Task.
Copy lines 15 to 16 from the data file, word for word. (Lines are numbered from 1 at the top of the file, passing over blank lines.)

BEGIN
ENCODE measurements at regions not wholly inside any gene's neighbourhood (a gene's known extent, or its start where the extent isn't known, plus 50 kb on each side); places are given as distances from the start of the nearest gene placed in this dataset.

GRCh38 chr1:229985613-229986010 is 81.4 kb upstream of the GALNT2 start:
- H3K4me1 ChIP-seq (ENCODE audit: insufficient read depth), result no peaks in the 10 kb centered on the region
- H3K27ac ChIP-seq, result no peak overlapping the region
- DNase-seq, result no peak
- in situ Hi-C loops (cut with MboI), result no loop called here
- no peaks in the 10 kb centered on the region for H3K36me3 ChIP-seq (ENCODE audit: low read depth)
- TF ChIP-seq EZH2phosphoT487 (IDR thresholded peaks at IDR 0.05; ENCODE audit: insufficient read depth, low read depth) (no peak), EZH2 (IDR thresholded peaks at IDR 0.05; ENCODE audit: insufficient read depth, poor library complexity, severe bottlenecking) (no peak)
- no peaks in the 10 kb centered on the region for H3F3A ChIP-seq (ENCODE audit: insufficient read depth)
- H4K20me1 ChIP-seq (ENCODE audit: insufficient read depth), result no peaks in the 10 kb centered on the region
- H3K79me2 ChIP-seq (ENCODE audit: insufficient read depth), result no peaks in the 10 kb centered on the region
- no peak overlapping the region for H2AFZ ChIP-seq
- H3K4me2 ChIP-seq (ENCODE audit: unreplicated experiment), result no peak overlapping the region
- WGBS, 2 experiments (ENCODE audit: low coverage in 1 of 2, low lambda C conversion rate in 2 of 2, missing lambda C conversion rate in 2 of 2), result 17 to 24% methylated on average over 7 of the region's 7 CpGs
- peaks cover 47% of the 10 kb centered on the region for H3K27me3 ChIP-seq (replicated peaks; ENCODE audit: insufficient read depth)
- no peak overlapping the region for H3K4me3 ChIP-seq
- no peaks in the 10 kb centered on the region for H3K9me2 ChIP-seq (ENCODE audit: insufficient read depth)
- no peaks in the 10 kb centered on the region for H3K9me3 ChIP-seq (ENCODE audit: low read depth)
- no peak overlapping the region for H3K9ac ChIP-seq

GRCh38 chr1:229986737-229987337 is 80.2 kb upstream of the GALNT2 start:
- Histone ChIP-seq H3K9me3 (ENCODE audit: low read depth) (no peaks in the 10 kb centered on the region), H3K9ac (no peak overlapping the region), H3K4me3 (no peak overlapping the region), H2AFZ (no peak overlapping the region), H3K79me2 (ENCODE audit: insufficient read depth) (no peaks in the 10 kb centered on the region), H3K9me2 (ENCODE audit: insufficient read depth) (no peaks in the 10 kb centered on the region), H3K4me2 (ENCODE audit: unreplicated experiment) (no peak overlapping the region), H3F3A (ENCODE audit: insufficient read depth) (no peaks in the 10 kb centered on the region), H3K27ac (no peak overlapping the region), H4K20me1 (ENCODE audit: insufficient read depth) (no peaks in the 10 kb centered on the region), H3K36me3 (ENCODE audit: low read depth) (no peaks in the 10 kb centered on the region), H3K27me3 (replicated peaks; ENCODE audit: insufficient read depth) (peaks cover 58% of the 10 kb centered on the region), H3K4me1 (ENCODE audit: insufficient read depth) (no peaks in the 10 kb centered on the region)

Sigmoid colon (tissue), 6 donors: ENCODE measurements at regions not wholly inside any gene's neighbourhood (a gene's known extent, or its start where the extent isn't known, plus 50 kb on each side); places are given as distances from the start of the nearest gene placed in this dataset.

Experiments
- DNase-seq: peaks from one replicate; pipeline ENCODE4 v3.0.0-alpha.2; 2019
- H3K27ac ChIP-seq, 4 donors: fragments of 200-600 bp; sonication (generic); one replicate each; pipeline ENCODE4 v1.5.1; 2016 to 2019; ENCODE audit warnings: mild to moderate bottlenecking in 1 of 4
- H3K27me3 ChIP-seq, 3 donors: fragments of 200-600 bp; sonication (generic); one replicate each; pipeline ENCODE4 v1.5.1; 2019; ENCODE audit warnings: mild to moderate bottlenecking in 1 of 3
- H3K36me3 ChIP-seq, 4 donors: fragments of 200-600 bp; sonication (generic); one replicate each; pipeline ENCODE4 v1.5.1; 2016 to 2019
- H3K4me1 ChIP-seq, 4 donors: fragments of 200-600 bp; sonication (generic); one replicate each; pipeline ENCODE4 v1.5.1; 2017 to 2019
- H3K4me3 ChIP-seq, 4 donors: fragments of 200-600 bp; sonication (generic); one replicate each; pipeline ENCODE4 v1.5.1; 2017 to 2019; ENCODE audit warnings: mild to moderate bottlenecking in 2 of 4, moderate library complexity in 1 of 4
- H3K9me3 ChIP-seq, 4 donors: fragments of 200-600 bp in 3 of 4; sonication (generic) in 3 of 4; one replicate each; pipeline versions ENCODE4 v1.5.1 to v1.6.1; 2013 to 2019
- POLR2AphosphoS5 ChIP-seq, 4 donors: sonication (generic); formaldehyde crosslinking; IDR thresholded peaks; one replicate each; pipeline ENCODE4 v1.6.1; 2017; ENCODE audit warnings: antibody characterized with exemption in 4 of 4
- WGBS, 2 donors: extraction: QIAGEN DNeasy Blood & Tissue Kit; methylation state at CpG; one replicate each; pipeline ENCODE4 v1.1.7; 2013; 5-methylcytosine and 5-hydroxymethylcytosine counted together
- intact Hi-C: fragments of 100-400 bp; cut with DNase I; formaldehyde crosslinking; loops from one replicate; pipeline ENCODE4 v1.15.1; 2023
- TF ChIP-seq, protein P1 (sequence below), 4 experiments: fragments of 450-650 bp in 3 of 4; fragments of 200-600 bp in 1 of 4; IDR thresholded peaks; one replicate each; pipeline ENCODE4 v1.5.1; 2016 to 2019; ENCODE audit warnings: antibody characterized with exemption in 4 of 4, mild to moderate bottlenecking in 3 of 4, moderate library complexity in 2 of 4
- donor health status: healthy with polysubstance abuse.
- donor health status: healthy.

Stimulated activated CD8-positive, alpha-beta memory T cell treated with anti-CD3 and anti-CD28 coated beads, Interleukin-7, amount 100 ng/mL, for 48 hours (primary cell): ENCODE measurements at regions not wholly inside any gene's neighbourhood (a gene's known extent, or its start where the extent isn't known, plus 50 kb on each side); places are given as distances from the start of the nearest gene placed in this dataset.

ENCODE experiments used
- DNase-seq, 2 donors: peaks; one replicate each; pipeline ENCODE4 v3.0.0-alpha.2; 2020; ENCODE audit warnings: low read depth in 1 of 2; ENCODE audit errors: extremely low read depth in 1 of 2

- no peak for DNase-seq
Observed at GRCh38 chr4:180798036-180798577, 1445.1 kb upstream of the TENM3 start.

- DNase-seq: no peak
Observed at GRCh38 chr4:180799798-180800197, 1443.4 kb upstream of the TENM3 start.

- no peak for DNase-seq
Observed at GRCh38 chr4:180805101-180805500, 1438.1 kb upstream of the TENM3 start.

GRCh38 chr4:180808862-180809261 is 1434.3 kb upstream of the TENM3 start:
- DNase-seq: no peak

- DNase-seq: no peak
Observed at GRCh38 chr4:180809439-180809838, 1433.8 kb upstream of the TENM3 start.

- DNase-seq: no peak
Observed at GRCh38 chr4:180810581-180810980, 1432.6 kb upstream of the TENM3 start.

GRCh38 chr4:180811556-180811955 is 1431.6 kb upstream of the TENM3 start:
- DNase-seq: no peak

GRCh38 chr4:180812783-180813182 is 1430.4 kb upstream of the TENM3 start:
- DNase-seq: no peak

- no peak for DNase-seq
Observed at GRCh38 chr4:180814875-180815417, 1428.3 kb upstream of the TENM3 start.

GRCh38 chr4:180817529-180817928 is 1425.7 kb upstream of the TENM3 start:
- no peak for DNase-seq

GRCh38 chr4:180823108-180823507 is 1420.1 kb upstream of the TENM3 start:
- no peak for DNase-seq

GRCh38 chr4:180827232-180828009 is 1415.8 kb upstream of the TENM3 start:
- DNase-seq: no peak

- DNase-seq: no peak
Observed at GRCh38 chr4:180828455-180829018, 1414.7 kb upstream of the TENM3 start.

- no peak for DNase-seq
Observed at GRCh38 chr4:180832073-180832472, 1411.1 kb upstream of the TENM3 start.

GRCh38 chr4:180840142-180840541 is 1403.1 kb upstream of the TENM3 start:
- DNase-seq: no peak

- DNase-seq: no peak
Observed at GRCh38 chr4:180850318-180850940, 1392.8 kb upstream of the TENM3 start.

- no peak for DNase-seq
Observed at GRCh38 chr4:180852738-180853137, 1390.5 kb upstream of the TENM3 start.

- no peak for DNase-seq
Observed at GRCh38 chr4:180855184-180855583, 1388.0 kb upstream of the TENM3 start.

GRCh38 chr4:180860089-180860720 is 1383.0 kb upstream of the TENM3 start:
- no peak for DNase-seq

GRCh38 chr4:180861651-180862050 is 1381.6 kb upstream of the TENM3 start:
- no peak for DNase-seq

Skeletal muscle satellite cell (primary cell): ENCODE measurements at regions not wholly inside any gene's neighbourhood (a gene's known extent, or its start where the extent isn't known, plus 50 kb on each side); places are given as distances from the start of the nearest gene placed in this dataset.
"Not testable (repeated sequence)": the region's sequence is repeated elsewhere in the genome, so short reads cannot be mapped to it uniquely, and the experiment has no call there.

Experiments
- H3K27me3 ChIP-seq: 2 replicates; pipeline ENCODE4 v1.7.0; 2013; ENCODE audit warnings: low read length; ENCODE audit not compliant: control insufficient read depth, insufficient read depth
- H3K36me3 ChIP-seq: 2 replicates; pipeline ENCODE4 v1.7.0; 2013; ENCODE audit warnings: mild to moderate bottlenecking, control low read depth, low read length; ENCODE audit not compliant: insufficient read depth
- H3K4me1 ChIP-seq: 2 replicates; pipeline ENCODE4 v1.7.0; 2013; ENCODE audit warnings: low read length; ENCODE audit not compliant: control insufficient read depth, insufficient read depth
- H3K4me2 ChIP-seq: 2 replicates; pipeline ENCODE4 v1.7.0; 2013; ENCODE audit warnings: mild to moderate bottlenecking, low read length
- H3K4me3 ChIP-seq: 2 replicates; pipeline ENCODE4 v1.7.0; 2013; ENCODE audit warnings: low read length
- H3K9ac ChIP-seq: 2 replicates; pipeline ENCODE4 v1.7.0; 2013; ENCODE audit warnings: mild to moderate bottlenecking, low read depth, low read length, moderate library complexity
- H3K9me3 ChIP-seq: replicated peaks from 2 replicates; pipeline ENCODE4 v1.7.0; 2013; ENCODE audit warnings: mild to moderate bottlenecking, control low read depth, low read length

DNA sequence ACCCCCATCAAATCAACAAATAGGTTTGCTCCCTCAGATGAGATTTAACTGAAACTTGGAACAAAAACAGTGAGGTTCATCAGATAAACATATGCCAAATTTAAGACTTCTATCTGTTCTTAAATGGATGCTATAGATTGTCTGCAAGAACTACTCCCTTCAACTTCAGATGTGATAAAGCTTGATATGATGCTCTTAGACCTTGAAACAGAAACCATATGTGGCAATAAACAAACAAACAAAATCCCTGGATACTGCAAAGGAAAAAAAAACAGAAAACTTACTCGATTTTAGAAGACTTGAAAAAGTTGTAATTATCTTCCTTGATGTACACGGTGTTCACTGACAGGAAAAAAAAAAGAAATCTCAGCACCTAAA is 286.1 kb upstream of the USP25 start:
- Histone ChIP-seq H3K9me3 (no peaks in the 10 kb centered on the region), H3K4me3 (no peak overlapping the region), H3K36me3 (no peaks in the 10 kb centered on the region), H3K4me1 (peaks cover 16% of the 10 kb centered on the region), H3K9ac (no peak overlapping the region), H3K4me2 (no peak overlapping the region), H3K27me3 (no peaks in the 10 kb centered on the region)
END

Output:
- peaks cover 47% of the 10 kb centered on the region for H3K27me3 ChIP-seq (replicated peaks; ENCODE audit: insufficient read depth)
- no peak overlapping the region for H3K4me3 ChIP-seq